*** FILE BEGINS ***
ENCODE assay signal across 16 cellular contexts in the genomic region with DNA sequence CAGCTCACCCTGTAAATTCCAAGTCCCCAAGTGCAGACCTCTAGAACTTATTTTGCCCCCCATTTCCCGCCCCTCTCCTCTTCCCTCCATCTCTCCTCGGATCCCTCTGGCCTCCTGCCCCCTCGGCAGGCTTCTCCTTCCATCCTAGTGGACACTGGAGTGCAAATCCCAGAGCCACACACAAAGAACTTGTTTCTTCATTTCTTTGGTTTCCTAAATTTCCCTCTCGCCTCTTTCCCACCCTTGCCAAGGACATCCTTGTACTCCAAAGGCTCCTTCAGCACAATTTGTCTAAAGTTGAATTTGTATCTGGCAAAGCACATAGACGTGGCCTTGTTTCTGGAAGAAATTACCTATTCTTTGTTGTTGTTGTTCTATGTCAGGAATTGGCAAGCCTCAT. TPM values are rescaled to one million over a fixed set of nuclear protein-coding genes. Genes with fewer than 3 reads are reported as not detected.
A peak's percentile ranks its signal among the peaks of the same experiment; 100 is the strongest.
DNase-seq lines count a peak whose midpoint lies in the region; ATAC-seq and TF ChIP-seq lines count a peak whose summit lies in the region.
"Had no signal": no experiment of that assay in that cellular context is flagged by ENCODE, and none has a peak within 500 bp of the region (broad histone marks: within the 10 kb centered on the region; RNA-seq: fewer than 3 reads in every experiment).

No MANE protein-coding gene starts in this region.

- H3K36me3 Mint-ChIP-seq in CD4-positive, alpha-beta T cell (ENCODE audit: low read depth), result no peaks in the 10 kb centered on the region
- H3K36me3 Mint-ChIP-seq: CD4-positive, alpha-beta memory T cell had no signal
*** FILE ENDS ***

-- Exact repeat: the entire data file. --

ENCODE assay signal across 16 cellular contexts in the genomic region with DNA sequence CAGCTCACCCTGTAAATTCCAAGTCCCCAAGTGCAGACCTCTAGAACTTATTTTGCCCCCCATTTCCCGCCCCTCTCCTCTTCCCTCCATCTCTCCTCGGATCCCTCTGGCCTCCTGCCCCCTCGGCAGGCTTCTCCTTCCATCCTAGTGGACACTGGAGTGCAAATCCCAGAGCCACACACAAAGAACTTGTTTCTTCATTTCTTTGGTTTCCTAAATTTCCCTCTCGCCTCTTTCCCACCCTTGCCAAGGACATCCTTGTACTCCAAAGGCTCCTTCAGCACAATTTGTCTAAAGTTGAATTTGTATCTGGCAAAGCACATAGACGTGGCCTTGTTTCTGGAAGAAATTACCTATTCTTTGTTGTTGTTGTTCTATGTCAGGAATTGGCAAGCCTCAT. TPM values are rescaled to one million over a fixed set of nuclear protein-coding genes. Genes with fewer than 3 reads are reported as not detected.
A peak's percentile ranks its signal among the peaks of the same experiment; 100 is the strongest.
DNase-seq lines count a peak whose midpoint lies in the region; ATAC-seq and TF ChIP-seq lines count a peak whose summit lies in the region.
"Had no signal": no experiment of that assay in that cellular context is flagged by ENCODE, and none has a peak within 500 bp of the region (broad histone marks: within the 10 kb centered on the region; RNA-seq: fewer than 3 reads in every experiment).

No MANE protein-coding gene starts in this region.

- H3K36me3 Mint-ChIP-seq in CD4-positive, alpha-beta T cell (ENCODE audit: low read depth), result no peaks in the 10 kb centered on the region
- H3K36me3 Mint-ChIP-seq: CD4-positive, alpha-beta memory T cell had no signal